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John Quamina - Wipro

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FinTech and the Regulator

03 July 2015  |  4115 views  |  0

As “senior chap” in the industry I often get invited by investors to presentations from new “start-ups” to give a view. As we all know it’s a very exciting time in the industry and innovation is being encouraged from all directions:

  • Regulators wish to introduce competition into the financial sector,
  • The digital revolution moving banking from the branch to mobile and the “internet of things”
  • Attractive investment schemes (such as EIS in the UK) to encourage entrepreneurial investment boosted by the high tax and low interest rate regime. You have to do something!

 Last week there was a very good event on FinTech and the regulator. Is “FinReg” a word?

I found that there was some naivety amongst some of the entrepreneurs, who seem to think that banking professionals have been sitting on their hands refusing to innovate for the past 20 years. My experience is that when it came to products that could squeeze the last margin out of deposited funds or developing synthetic instruments to create an apparent profit out of nothing, bankers have been extremely innovative. 

When these entrepreneurs have presented, you quickly realise that they may have found a need but have no idea about its practicality as far as regulation is concerned which might explain why that need was going begging in the first place!

The “FinTech” sector is exciting and has huge potential. It will make banking more convenient, transparent and hopefully more relevant to customers in all sectors especially in my area of payments, SME and mass affluent banking. 

At this particular event there was a call for the regulator to be more “tech savvy” which would be nice. I have heard this call many times before. A question to the panel asking, how does the regulator balance between the interests of innovation and the consumer irritated me a little in that the regulator in the UK as in most countries has three functions:

  1. Protect customers of financial services
  2. Protect the integrity of financial services sector and lastly to
  3. Promote competition.

The regulator wishes to encourage innovation to help with competition but they cannot be expected to have every bright young entrepreneur come in off the street to pitch their offering only to be told the error of their ways and expect free advice!

 There was discussion about the types of regulation over they years. Being a “FinTech start-uppy” event there were not very many years in the room, but I detected “Principles Based” regulation being blamed for the recent woes of the global financial markets.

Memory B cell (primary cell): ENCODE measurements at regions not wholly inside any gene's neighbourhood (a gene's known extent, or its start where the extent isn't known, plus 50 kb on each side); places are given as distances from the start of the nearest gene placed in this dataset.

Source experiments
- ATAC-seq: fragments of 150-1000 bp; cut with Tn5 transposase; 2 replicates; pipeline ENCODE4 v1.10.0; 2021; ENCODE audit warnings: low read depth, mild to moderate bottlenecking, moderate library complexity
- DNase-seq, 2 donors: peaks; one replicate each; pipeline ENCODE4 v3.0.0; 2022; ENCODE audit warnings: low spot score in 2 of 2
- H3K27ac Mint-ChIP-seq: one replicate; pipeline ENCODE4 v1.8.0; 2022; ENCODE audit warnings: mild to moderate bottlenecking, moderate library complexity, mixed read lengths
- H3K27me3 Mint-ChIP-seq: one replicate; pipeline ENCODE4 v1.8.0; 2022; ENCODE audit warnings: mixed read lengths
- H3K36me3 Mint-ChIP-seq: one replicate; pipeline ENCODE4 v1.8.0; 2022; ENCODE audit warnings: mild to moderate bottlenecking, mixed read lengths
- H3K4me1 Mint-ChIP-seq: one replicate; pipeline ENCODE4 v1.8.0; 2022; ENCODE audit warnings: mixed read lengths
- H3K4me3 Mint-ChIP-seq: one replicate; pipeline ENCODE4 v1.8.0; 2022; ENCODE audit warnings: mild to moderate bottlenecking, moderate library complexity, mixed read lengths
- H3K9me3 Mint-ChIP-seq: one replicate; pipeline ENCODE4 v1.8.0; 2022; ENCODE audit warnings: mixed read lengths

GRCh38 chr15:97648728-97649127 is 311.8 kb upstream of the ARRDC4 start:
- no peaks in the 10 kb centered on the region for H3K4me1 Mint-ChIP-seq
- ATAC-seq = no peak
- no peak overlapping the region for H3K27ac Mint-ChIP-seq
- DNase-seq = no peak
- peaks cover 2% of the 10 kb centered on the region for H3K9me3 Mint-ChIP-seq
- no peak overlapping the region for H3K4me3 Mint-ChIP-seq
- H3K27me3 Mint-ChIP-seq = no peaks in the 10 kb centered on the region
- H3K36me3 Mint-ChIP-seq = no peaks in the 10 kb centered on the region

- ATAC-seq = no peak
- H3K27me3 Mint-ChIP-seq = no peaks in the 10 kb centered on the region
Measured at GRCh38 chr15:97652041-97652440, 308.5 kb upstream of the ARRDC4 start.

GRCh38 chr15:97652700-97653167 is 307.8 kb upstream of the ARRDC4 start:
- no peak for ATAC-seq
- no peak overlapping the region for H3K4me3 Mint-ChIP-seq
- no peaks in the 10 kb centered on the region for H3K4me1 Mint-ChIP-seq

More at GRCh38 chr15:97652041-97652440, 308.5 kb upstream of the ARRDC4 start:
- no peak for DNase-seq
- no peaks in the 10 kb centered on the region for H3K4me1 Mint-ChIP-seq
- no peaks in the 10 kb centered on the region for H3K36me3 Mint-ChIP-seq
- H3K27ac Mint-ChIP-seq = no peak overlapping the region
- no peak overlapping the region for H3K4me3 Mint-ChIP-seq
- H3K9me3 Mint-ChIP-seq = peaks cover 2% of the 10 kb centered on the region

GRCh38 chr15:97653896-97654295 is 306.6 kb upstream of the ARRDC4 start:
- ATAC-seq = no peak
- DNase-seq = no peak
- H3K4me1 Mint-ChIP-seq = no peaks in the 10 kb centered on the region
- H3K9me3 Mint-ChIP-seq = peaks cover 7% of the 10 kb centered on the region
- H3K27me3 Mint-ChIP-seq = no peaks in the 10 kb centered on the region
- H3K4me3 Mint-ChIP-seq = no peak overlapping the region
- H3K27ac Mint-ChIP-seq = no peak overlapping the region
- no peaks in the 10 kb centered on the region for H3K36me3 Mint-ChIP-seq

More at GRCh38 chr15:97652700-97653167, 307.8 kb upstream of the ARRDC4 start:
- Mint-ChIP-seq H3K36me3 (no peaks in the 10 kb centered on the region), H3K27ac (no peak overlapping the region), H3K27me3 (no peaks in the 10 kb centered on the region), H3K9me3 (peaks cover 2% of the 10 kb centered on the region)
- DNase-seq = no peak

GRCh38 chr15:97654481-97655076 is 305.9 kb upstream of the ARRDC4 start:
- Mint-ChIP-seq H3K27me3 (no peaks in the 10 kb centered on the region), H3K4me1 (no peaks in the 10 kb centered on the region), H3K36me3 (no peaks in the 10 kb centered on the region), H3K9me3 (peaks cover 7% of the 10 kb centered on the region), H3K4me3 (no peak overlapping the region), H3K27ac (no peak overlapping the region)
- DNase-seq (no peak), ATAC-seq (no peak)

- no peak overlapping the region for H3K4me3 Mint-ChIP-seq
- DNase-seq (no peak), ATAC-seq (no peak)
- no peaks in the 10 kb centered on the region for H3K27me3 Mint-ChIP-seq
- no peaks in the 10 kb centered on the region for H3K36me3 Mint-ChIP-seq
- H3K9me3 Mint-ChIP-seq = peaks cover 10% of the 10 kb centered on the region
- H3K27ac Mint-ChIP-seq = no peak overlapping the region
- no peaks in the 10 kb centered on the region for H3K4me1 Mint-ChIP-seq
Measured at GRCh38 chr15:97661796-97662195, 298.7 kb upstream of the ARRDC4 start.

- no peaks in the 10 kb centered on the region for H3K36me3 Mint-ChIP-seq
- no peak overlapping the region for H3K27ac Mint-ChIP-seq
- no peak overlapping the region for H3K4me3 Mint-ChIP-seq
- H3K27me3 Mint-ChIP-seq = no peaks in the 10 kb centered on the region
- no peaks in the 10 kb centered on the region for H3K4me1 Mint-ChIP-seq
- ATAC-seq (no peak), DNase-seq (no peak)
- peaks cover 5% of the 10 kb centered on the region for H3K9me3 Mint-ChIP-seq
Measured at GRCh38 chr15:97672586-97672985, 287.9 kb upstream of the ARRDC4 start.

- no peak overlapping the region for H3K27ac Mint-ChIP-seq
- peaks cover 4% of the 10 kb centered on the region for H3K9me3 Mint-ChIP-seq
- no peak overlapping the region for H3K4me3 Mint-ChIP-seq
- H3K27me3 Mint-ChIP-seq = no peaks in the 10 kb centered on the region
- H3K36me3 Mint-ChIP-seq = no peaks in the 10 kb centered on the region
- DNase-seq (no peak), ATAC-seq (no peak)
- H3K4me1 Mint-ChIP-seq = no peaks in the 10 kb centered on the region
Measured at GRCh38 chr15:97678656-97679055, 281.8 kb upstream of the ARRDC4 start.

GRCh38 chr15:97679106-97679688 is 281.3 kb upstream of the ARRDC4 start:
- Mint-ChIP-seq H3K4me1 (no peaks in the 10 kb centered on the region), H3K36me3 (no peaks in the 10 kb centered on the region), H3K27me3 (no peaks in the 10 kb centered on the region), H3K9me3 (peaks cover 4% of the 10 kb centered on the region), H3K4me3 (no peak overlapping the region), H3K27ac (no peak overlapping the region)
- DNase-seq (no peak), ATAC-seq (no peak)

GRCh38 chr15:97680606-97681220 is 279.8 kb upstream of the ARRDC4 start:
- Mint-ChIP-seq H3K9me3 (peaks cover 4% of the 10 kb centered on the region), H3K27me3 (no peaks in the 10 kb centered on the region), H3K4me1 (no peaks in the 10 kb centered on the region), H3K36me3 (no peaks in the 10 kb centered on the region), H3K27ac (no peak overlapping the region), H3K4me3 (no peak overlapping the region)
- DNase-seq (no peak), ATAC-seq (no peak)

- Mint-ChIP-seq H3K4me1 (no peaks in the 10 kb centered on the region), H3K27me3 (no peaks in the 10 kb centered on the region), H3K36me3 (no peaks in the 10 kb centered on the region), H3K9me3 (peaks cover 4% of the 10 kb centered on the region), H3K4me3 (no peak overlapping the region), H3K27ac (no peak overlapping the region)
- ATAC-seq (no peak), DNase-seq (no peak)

Prior to the “Rules Based” regulation there was a “Principles Based” regulatory regime, which relied on the market, participates being principled! “Principles Based” regulation worked successfully with but a few challenges in the UK until “The Big Bang”. It will be too contentious to go further than to say from that time on, the City of London moved to a more rules based regulatory environment.

What needs to be understood is that while rules may appear to be more robust. The principle approach is more effective because it is not black and white, it assumes one understands what regulator is trying to achieve and if you don’t you should not be running a bank. I mentioned the issue of banks not innovating over the last 20 years. Ask the regulator. Innovation was brought to bear against every single one of the above regulatory objectives listed above. Ask Andrew Bailey about the "culture of gaming" [the regulator] in the industry.

Neither principled-based regulation nor rules based regulation will work without principled industry participants. So we will get more rules and it is the rules that block innovation. After the “Credit Crunch” the regulators, I think unfairly, received a lot of criticism from the public on their “light touch” regime. Now I am hearing the FinTech community want them to relax some rules so that their innovation would work!

I personally would like us to move back to a more a “Principles Based” regulatory system like the one Canada inherited from the UK and Mark Carney used to run. It saw the Commonwealth Nation through the turbulent times of the Credit Crunch with their banks in rude health. As far as the FinTech industry is concerned, it is not difficult to understand the principles behind the regulatory rules so that at least you will be heading in the right direction. You may be even able to help the regulator apply technology in their supervisory role.

 

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job title Global Payments Practice Lead
location London
member since 2010
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John has 25 years of experience delivering change programs across the FI sector. His involvement covers international payments, cash and trade and cards. He helps clients realign their payments busine...

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